Electors can vote online using a PIN that they will receive in the mail.  The online voting aspect will be conducted by a company called Simply Voting, based in Montreal, which has fewer than 10 employees.

Online voting presents a number of issues, many of which I have discussed in another post.  For one, there are no paper ballots to recount so the electoral commission must accept the results as reported by this private company at face value.  This is an issue as, even if the underlying code is audited for bugs, and even if the right version of the code is actually loaded for the execution of the election, no system is 100% secure from external hackers.  Worse still, it may not be possible to know if the system was hacked or not.  Yahoo recently found out that its systems had been compromised two years earlier (and they have more than 10 employees).

Ballot secrecy is compromised in two ways.  Firstly, the private company must know how a person votes as they must be prevented from voting both online and in-person.  Secondly, as online voting can take place in the home, it is highly likely for one enthusiastic family member to insist on viewing another casting their vote.  This is technically illegal with a maximum penalty of $2000 and two years in prison… but… is a wife or a sixteen-year-old really going to report their father to the authorities?  Or vice-versa?

Hacking or DDoS-ing the system is subject to the same penalty… if you get caught… and if you live in a jurisdiction with a reciprocity arrangement with the provincial government of PEI.  Hopefully, it will be enough to deter the CIA, Vladimir Putin, Anonymous, and computer science students the world over.  Although, if they were smart, they would leave this one alone in the hopes that its success may result in online voting in federal general elections, which would be a much more valuable target.

One last aspect of the plebiscite is that no campaigners are required to register with the Electoral Commission (or report their campaign spending).  Elections PEI has been tasked with the public education campaign.  They have created a series of videos and hired staff to tour the province to answer voters’ questions.  I consider this to be a flaw.  Firstly, as Elections PEI must remain non-partisan, they are hindered from fully expressing the drawbacks and advantages of the five different options.  To my knowledge, no debate will take place where these will be discussed.  It also technically allows unlimited spending by any interested party, with no oversight.  The NDP and Green Party have a lot riding on the outcome and have publicly endorsed two of the five options to be ranked as first and second.  Any individual, corporation, or union is allowed to spend as much as they would like on ads, staff, and phonebanking.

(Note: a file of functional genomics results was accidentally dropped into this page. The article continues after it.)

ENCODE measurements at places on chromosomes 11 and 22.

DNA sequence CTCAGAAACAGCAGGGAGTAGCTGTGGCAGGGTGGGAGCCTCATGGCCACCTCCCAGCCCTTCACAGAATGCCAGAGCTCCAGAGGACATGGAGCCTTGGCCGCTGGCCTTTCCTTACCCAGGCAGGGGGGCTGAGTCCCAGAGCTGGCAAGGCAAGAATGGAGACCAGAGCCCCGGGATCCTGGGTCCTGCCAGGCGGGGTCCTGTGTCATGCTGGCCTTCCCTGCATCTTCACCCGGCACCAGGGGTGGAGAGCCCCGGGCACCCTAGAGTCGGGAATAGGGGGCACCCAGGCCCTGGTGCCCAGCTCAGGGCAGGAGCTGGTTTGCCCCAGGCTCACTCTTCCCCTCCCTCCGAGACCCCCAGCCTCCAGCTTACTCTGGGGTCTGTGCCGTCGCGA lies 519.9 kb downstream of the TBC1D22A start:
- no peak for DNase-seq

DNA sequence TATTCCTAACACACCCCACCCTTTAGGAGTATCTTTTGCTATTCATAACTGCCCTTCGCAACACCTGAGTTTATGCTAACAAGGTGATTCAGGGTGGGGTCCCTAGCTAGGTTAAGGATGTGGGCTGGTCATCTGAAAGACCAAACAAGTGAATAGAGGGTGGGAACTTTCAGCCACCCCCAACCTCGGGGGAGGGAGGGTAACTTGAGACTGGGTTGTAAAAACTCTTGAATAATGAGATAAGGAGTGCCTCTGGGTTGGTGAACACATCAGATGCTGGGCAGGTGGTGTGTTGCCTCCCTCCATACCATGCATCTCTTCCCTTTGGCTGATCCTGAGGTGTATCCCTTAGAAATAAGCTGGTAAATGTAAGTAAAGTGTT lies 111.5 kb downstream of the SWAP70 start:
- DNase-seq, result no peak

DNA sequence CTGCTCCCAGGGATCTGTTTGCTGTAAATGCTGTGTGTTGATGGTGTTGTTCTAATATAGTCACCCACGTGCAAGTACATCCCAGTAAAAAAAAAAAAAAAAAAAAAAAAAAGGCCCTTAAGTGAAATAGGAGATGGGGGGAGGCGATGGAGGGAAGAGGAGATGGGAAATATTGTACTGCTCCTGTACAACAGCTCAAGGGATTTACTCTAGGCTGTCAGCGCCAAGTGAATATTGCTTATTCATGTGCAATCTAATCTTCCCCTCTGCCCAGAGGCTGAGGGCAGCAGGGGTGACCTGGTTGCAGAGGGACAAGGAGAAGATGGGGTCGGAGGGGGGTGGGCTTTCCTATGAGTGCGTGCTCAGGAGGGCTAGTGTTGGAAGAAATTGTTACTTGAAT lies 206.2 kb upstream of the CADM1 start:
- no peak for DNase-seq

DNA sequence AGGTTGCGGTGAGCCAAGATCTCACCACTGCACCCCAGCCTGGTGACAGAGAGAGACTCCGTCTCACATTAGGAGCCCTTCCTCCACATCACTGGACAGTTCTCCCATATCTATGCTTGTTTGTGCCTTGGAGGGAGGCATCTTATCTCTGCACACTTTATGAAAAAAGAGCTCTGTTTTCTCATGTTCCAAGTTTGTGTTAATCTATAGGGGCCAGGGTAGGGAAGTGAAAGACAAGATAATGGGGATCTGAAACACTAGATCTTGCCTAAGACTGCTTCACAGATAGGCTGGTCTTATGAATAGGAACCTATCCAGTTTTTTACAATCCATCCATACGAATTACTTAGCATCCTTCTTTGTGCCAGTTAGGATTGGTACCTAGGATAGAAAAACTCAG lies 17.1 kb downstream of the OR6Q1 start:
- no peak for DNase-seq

My preference would have been for the options to be proposed by campaign teams who gain ballot access through a signature drive.  That way, they would have public proponents who can debate freely, develop their own campaign materials, mobilize volunteers to convince potential voters, organize get-out-the-vote efforts, scrutineer the count (I would not provide an online option), and report their total expenditures and donations within a set maximum.

Nevertheless, and no matter what the outcome, history will be made in PEI over the next couple weeks.  Check out

Assessment of the Town Halls

The 2015 Liberal election platform promised that Canada would no longer use the First Past the Post (also known as Single Member Plurality) system for future elections. It was a position supported by the NDP and Green parties although exactly what would replace the current system was never specified.

Before that alternative is proposed Democratic Institutions Minister Maryam Monsef announced that a consultation process would be undertaken to gauge the public’s input. The three main pillars of that consultation process include:

  • Town Halls to be held by MPs with their constituents. MPs are asked to submit a report on the feedback received at these meetings.
  • A social media campaign, particularly using Twitter.
  • Speakers and written submissions to the 12-member Parliamentary Special Committee on Electoral Reform.

After attending three town halls in the Greater Toronto Area, I want to share my feedback on that process.